So far, it hasn’t worked. Unless oil prices spike, well, my guess is that the more expensive Ecoboost 4 will suffer the same fate as the old SVO Turbo 4. But you have to admire Ford’s tenacity to keep trying.

    • 0 avatar

      In addition to the above, the writer appears to have forgotten that the 1984 Thunderbird Turbo Coupe was more expensive than the more powerful Thunderbird V8, and the 1991 Thunderbird SuperCoupe was more expensive than the V8 of that year as well…
      …so this more expensive EcoBoost Explorer is not exactly new ground for Ford.

  • avatar
    DIYer

    A guy at our office had a 2005 Ford Explorer with about 150K. It had a noise in the front end, and he spent about $1500 into at the dealer and it didn’t solve the problem, and he was not happy with Ford. He has a 120 mile round trip commuting distance, and says he was getting around 18 mpg.

    He replaced the Explorer with a new 2010 Subaru Outback, with a non-turbo 4 cylinder motor. He says this vehicle gets 28 mpg. He does not tow anything, so this vehicle works for him.

  • avatar
    0menu0

    The old “if oil prices spike” idea is a non-starter here. The smaller turbo motor will more than likely get the same real world mpg as the 6cyl, despite what the EPA numbers say.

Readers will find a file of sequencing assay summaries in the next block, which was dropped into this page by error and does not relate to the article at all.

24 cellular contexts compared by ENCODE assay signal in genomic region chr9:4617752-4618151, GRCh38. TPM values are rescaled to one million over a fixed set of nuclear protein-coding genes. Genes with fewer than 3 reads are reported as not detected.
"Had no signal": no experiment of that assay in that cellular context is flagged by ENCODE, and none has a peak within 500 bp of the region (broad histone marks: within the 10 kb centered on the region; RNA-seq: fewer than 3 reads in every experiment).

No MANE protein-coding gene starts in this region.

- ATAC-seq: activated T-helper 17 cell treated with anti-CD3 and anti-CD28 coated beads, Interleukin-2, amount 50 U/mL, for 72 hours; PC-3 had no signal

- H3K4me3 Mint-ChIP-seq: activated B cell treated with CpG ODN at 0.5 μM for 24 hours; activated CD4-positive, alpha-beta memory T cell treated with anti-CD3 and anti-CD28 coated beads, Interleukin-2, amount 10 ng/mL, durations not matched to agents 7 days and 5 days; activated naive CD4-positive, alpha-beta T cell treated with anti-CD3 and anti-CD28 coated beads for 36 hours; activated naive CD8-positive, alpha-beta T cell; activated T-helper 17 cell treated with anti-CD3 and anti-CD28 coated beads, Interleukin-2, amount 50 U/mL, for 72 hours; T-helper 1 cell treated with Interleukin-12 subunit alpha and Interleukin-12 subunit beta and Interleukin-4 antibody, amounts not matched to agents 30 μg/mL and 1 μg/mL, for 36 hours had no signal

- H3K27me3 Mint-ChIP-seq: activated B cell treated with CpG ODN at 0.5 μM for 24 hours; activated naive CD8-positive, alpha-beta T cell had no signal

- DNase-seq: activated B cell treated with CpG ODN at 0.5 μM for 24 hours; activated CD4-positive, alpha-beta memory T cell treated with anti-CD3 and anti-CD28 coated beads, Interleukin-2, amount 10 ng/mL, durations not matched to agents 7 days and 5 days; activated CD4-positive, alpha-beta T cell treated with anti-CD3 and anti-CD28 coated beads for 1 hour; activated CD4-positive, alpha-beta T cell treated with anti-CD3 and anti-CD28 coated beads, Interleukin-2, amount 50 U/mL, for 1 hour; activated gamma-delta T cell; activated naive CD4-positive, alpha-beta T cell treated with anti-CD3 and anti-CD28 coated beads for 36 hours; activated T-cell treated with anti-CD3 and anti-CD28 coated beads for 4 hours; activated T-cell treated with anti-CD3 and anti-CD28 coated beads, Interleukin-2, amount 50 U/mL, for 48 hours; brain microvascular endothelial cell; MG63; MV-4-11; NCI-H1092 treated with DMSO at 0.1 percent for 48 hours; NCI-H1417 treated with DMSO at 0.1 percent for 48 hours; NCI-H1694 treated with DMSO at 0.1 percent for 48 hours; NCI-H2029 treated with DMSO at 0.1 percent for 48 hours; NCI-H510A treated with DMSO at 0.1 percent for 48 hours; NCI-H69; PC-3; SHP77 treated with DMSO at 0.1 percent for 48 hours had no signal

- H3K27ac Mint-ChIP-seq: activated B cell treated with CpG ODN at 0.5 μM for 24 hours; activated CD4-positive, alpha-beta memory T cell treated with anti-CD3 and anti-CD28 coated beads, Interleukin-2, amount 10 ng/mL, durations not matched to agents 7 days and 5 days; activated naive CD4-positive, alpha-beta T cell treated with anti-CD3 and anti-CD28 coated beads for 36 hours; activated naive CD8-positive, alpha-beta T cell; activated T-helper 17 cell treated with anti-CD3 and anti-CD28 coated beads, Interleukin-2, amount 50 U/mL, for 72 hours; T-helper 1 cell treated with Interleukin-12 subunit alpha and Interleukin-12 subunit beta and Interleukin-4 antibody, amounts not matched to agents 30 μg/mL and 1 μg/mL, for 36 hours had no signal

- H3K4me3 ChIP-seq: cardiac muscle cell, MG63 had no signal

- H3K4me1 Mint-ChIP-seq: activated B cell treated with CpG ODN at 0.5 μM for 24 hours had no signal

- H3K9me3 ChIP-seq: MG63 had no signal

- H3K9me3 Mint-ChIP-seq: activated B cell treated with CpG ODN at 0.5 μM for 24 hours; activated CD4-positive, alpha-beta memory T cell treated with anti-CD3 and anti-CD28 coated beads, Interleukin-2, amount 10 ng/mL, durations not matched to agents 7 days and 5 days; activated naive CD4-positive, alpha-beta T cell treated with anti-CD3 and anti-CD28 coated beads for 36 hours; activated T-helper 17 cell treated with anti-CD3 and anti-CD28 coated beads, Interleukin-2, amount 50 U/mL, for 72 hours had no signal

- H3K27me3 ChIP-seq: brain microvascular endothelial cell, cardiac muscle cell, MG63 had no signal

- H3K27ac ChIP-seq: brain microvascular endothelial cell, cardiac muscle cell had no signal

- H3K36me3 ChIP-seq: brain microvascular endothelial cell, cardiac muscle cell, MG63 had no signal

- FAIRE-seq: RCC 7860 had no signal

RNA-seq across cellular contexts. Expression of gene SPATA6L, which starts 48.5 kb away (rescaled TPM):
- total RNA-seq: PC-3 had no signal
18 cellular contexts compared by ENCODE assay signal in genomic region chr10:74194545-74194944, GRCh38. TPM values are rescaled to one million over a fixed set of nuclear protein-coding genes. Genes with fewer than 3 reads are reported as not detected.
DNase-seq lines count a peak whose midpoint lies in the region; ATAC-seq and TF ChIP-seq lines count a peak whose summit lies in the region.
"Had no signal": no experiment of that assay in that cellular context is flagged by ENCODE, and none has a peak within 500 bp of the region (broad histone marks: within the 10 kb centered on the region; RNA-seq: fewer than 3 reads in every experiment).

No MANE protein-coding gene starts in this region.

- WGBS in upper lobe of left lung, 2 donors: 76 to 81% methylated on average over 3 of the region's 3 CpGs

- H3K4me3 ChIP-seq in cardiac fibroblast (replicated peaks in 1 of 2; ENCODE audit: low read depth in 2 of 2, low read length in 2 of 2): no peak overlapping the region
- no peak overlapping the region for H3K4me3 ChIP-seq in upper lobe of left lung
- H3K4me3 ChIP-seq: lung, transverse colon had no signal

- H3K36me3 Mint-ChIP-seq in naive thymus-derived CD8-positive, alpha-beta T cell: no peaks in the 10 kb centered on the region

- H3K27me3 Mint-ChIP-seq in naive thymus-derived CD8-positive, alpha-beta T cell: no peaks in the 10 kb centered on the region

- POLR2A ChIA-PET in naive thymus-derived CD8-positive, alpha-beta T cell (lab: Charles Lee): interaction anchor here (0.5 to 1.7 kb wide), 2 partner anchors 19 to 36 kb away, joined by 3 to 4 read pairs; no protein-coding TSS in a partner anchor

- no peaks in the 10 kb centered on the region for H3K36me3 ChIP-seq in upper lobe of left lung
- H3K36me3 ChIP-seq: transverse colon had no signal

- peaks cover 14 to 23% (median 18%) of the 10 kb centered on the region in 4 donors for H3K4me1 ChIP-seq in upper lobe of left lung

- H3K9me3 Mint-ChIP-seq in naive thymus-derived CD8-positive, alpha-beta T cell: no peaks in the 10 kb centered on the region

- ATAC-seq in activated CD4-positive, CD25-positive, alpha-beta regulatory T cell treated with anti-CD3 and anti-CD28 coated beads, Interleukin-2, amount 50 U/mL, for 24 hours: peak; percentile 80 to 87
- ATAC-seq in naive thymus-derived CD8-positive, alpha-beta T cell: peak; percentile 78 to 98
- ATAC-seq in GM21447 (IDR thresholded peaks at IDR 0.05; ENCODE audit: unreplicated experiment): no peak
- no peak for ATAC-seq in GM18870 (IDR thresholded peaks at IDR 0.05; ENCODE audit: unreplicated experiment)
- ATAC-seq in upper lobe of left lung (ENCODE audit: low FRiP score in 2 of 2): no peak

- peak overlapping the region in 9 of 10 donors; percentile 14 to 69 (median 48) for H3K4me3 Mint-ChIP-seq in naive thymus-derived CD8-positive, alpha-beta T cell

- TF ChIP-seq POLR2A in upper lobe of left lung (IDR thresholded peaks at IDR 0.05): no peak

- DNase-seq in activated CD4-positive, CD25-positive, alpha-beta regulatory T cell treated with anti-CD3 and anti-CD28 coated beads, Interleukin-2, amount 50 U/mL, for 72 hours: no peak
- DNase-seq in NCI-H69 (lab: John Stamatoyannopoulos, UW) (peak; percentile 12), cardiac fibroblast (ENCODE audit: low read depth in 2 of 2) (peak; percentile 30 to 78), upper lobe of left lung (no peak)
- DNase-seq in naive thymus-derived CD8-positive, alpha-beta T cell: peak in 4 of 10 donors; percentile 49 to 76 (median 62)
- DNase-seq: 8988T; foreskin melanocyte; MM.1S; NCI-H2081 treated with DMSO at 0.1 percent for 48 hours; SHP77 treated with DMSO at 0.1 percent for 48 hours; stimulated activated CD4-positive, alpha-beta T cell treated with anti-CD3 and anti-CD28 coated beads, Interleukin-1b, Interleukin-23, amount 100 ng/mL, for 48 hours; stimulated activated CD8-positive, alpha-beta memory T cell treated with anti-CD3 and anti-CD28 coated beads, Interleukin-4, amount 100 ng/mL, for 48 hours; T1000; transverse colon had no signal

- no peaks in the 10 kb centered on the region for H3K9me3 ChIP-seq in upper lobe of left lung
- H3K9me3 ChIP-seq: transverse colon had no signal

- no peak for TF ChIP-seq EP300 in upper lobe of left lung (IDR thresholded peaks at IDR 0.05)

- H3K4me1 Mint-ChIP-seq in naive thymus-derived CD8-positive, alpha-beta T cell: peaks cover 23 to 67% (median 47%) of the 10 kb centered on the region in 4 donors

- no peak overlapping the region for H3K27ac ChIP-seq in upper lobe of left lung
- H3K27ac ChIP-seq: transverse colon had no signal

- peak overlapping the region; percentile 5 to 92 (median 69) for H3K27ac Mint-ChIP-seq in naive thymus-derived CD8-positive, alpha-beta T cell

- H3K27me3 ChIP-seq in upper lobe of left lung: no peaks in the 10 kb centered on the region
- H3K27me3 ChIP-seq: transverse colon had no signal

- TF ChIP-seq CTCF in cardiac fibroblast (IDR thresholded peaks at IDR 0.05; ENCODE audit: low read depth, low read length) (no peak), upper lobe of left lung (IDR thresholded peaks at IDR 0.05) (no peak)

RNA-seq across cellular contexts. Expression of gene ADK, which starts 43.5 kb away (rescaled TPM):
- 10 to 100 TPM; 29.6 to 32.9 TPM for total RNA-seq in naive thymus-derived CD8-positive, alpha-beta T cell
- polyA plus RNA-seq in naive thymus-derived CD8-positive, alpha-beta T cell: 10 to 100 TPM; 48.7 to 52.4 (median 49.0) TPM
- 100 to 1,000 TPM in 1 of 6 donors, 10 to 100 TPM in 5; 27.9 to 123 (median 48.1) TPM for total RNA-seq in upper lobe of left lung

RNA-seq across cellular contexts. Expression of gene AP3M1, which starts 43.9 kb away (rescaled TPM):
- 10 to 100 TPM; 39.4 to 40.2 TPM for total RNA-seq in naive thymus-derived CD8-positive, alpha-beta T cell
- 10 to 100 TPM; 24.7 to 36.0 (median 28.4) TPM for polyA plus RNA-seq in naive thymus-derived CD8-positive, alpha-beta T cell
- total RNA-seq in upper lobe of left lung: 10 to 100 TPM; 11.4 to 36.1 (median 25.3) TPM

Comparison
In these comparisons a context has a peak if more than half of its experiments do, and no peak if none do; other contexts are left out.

• 0 avatar
      rudiger

      “The old “if oil prices spike” idea is a non-starter here.”It might be a non-starter here but should there be a dramatic increase in the price of a gallon of gas (say a buck or two) over a very short period of time, The Great Unwashed will react quite irrationally and pay the premium for those smaller, higher fuel mileage engines in droves, regardless of how miniscule the mpg improvement might be over a larger, better performing engine.

    • 0 avatar
      Mirko Reinhardt

      In European applications the 2.0 Ecoboost replaces 2.5L turbo 5-cylinders in the Mondeo, Galaxy and S-Max. Despite much better economy ratings, these engines get pretty much the same (terrible) real-world economy as their predecessors, while introducing massive turbo lag. All the magazine reviews recommend buying a diesel Mondeo/S-Max/Galaxy instead.
      See here: http://www.auto-motor-und-sport.de/einzeltests/ford-s-max-im-test-ford-van-fuer-sportliche-familienoberhaeupter-1912689.html